Novartis said initial results from the two-year Phase III study showed oral FTY720 was significantly superior to placebo in reducing both relapses and disability progression in patients with relapsing-remitting multiple sclerosis, one of the main causes of neurological disability in young adults.
September 30, 2009 07:15 CET
Two-year Phase III study shows Novartis oral MS therapy FTY720 significantly reduces relapses and disability progression
FREEDOMS study shows FTY720 reduced relapse rates by 54-60% compared to placebo, and disability progression by 30-32%
Results build on Phase III TRANSFORMS one-year study showing FTY720 reduced relapses significantly more than interferon beta-1a, a standard of care
Phase III efficacy and safety data confirm positive benefit-risk profile for lower 0.5 mg dose and support planned submissions in US and EU at end of 2009
Future development of FTY720 in relapsing forms of MS to focus on lower 0.5 mg dose
Basel, September 30, 2009 - Initial results from the two-year Phase III FREEDOMS study show that oral FTY720 (fingolimod) was significantly superior to placebo in reducing both relapses and disability progression in patients with relapsing-remitting multiple sclerosis (MS) - one of the leading causes of neurological disability in young adults.
The FREEDOMS study met its primary and secondary endpoints for both the 0.5 mg and 1.25 mg doses, with no significant difference in efficacy between doses. This result builds on previous data showing superior efficacy to interferon beta-1a in TRANSFORMS, the largest head-to-head Phase III study against a standard of care treatment in MS.
In FREEDOMS, FTY720 was generally well tolerated with a lower incidence of adverse events at the 0.5 mg dose than 1.25 mg. Regulatory submissions for FTY720, planned in the US and EU at the end of 2009, will seek approval for the lower 0.5 mg dose based on comprehensive Phase III results establishing its positive benefit-risk profile. Future development of FTY720 in relapsing forms of MS will focus on the 0.5 mg dose.
"We are proud to have reached this critical milestone in the development of FTY720, a novel oral therapy that has the potential to transform the treatment of this ultimately disabling disease," said Trevor Mundel, MD, Global Head of Development at Novartis Pharma AG. "FTY720 0.5 mg therapy offers compelling efficacy on all relevant endpoints compared to both placebo and a standard of care, complemented by extensive safety data."
Results from the placebo-controlled FREEDOMS study show that FTY720 reduced the relapse rate by 54% for the 0.5 mg dose and 60% for the 1.25 mg dose compared to placebo (both p<0.001). In addition, FTY720 reduced the progression of disability by 30% for patients on 0.5 mg (p=0.024) and 32% for those on 1.25 mg (p=0.017) compared to placebo over two years. These findings were supported by positive effects on brain lesions as measured by magnetic resonance imaging (MRI) scans.
FREEDOMS is the second of three Phase III studies to report results in the largest development program ever conducted in MS, involving more than 4,000 patients worldwide. Previously reported results from the one-year TRANSFORMS study showed a reduction in relapse rates of 52% and 38% for FTY720 0.5 mg and 1.25 mg respectively compared to interferon beta-1a (both p<0.001). FREEDOMS II, currently under way, is a two-year placebo-controlled Phase III study, similar in design to FREEDOMS.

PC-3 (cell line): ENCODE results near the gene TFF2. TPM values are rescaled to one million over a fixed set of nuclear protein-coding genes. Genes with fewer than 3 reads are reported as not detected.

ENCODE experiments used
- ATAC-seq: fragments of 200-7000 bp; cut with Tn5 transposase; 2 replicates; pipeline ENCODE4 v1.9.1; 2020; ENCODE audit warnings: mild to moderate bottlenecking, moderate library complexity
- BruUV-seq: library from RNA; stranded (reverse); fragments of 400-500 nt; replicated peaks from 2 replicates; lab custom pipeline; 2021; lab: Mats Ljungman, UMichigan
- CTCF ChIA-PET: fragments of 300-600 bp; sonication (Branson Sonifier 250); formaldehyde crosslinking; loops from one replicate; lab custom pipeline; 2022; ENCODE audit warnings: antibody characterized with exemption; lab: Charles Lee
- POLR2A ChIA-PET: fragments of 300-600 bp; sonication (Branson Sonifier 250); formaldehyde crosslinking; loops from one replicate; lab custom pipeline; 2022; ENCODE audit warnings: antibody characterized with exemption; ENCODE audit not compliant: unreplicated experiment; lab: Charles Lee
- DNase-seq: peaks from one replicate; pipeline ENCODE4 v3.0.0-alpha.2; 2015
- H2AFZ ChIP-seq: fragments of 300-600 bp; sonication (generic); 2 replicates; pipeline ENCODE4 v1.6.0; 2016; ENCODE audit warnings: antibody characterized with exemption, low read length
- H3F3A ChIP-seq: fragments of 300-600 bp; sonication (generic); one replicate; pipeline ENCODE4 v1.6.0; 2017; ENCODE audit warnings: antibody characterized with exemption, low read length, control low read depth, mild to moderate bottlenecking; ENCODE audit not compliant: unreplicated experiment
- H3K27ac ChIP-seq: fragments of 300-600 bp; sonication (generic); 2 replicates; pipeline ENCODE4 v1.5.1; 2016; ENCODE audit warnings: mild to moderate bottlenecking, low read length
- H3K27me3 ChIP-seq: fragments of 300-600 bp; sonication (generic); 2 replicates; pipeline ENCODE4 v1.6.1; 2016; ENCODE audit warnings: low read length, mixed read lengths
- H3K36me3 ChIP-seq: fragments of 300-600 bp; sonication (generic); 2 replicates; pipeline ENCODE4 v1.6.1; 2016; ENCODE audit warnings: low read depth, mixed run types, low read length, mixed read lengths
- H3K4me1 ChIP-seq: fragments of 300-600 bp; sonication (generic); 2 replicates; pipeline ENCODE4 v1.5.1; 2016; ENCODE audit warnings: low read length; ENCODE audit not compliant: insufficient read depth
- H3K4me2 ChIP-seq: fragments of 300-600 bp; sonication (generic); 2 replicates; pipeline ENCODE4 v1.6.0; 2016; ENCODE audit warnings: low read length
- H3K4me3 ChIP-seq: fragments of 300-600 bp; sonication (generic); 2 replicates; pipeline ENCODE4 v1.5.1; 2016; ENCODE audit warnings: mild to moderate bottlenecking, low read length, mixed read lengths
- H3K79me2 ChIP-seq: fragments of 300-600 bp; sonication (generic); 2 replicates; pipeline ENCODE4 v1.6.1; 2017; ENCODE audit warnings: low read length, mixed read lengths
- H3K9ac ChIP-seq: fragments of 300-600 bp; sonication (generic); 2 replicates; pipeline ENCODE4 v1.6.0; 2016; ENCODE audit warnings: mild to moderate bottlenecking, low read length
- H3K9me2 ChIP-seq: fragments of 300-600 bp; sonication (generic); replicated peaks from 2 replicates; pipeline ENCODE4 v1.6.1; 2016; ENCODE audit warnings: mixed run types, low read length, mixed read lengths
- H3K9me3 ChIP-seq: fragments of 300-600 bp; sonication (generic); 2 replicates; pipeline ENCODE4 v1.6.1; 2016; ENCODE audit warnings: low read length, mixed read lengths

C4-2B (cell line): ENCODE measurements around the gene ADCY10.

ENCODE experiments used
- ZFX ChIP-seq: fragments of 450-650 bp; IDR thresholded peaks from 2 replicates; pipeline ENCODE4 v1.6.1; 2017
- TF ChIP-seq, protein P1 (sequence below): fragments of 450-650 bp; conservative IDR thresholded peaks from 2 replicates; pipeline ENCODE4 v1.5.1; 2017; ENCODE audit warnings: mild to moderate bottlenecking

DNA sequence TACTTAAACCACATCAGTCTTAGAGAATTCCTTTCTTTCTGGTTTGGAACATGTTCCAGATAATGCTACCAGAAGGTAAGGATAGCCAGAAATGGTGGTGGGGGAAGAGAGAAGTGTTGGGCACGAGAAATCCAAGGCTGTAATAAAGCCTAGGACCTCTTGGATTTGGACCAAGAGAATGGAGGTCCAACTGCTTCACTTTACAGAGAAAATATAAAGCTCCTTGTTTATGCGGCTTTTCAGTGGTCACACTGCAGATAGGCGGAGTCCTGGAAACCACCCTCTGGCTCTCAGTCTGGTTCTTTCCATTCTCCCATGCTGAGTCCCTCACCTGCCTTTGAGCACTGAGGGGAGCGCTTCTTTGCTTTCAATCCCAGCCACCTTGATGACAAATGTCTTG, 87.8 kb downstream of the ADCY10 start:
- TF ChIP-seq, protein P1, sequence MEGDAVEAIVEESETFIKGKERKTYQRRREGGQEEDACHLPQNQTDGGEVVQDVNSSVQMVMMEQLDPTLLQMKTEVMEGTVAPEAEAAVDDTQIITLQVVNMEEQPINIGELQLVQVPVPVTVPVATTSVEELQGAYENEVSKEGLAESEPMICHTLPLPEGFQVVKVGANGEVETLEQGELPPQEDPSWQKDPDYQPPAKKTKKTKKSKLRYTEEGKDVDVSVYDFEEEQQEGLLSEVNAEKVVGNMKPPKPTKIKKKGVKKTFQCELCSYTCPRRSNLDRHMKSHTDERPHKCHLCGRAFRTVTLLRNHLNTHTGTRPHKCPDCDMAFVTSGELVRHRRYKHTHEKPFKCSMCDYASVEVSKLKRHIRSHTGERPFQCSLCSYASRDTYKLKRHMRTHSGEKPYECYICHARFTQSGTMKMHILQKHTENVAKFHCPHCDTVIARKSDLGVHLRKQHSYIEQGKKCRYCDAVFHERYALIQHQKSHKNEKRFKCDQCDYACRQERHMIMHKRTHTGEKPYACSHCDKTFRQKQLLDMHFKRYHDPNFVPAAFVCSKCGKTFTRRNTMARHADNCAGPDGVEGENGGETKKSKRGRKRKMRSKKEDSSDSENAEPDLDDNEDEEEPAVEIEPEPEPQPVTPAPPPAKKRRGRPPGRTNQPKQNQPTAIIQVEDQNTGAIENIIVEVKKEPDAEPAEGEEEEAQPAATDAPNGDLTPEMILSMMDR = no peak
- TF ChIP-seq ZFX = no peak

"The positive results from the FREEDOMS study confirm the efficacy and safety of fingolimod, and provide important evidence of its effect on disability," said Professor Ludwig Kappos, Chair of Neurology and Research Group Leader in the Department of Biomedicine at the University Hospital in Basel, Switzerland, and the principal investigator of the FREEDOMS study. "As an oral therapy, it is clear that fingolimod potentially represents a significant advance in the treatment of MS."
FTY720 has a well-studied safety profile with more than 5,300 patient-years of exposure, including patients now in their sixth year of treatment. Previous data from the development program raised questions about potential side effects including macular edema, melanoma, liver injury, infections, and increased blood pressure. In the FREEDOMS study, at the 0.5 mg dose there were no cases of macular edema or melanoma. Reversible and generally asymptomatic liver enzyme elevations were observed more frequently with FTY720 than placebo, and lung infections were also slightly more common. Mild elevation in blood pressure was observed with FTY720. No new safety signals were seen in FREEDOMS compared to previous clinical trials. Three patients died during the FREEDOMS study, one on FTY720 1.25 mg and two on placebo. None of the deaths was assessed as being related to the study drug.
FREEDOMS (FTY720 Research Evaluating Effects of Daily Oral therapy in Multiple Sclerosis) was a double-blind, placebo-controlled study involving 1,272 patients in 22 countries to assess the efficacy, safety and tolerability of FTY720. The primary endpoint was reduction in annual relapse rate and the key secondary endpoint was reduction in disability progression, defined as an increase from baseline in Expanded Disability Status Scale (EDSS) scores confirmed at three months.
FTY720 has the potential to be the first in a new class of MS therapies called sphingosine 1-phosphate (S1-P) receptor modulators. Comprehensive analyses of the FREEDOMS data are ongoing, and detailed results are planned to be presented at a leading scientific congress in 2010.
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